Delaney Lundquist warms up for her tennis lesson.
“My back feels flexible and I’m grateful!” proclaims 16-year-old Delaney Lundquist as she warms up for her tennis lesson on a hot July morning in Elk River, Minnesota.
Delaney’s mother, Jana Lundquist, marvels at her daughter’s athletic skills and is pleased the timing worked out for Delaney to have the VBT procedure.
VBT was approved by the FDA in 2019 and Gillette orthopedic and spine surgeon, Walter Truong, MD specializes in the procedure. During the surgery, Truong used internal bone screws to attach a strong cord called a tether to Delaney’s spine. The tether is flexible and, when tightened, helps to correct the curve as Delaney continues to grow.
Scoliosis care without limits
VBT was not an option for Delaney’s two older sisters who were also diagnosed with scoliosis.
“My two older daughters had spinal fusion surgery at Gillette, and they’re happy with the results,” Jana says. “They are a bit jealous that their younger sister’s recovery was so much easier. Delaney spent just two nights at Gillette while my older daughters spent five days in the hospital after surgery.”
A shorter hospital stay is not the only benefit of VBT surgery as most fusions done at Gillette today are able to go home at two or three days due to improved pain control combinations and early mobilization. In general, the recovery time is about three of four months after spine fusion. Delaney was back on the tennis court in about five weeks.
Another advantage is patients who have VBT can continue to play contact sports. That’s important for Delaney who also plays lacrosse.
“After the spinal fusion my two older daughters had to curtail their athletic activities,” Jana says. “This is not the case with Delaney. It’s incredible that she has no limits!”
A long, trusted relationship
The Lundquist family has a long history with scoliosis and a strong relationship with Gillette Children’s.
Jana came to Gillette in the 1980s after she was diagnosed with scoliosis in the third grade.
“I was first seen by orthopedic surgeon, John Moe, MD, which is incredible because he was such a pioneer in spine care,” Jana recalls.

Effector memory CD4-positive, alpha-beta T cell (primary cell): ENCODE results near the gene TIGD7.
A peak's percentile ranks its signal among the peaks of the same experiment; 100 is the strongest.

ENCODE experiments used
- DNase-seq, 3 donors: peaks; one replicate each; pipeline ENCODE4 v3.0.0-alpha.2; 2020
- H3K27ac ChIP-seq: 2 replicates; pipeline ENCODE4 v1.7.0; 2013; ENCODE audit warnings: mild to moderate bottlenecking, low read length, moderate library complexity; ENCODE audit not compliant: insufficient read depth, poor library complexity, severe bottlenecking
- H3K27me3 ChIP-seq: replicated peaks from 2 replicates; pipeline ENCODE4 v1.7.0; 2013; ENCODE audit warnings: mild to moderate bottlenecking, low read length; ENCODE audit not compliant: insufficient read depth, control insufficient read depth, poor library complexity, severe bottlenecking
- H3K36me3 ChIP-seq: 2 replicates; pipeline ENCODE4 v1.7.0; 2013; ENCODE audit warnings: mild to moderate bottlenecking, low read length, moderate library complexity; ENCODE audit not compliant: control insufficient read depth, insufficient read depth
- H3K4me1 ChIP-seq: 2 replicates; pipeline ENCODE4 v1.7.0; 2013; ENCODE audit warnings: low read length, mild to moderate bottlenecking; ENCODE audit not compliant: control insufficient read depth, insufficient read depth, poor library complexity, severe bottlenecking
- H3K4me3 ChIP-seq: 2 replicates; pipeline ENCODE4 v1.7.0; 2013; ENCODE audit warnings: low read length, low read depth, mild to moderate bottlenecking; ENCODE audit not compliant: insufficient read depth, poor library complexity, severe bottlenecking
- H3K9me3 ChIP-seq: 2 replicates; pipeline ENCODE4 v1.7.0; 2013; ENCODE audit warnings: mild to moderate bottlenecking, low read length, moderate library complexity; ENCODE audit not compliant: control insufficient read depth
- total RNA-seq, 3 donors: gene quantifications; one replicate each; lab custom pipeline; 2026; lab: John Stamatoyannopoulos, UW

Many medical sources credit Dr. Moe as being the “father of modern-day scoliosis care” and his innovations helped to build the foundation for the Gillette spine team to flourish today.
Jana says in her day scoliosis care was much more limited. “The only real option for me was full-time bracing. Today, thanks, in part, to the work and research done at Gillette, my children have access to a variety of spine care options.”
The Lundquist family have all received scoliosis care at Gillette Children's.
Customized care options
The youngest child in the Lundquist family, 11-year-old Grant, is also being treated for scoliosis at Gillette.
“Dr. Truong is working with Grant on nighttime bracing,” Jana says.
Truong and the spine team at Gillette are doing some innovative research in the effectiveness of nighttime bracing. The Gillette spine team is doing long-term research to pinpoint exactly how bracing can help patients.
“Grant does not have to wear his brace to school,” Jana says.
“My family has been coming to Gillette for decades and we continue to be amazed by how all the research and custom care options are really changing the treatments for scoliosis.”
Gillette is a national leader in pediatric spine care
Gillette Children's offers a variety of treatment options for scoliosis. These options include:
- Magnetic Expansion Control (MAGEC) rods that can be inserted in the spine once and can be lengthened in a noninvasive way using a remote control and magnets.
- Spinal Fusion permanently joins two or more vertebrae together to help straighten a crooked spine.
- Vertebral Body Tethering (VBT) is a less invasive technique that uses an anchor and screw placed into the spine to straighten it over time.
Request an appointment to connect with Gillette providers.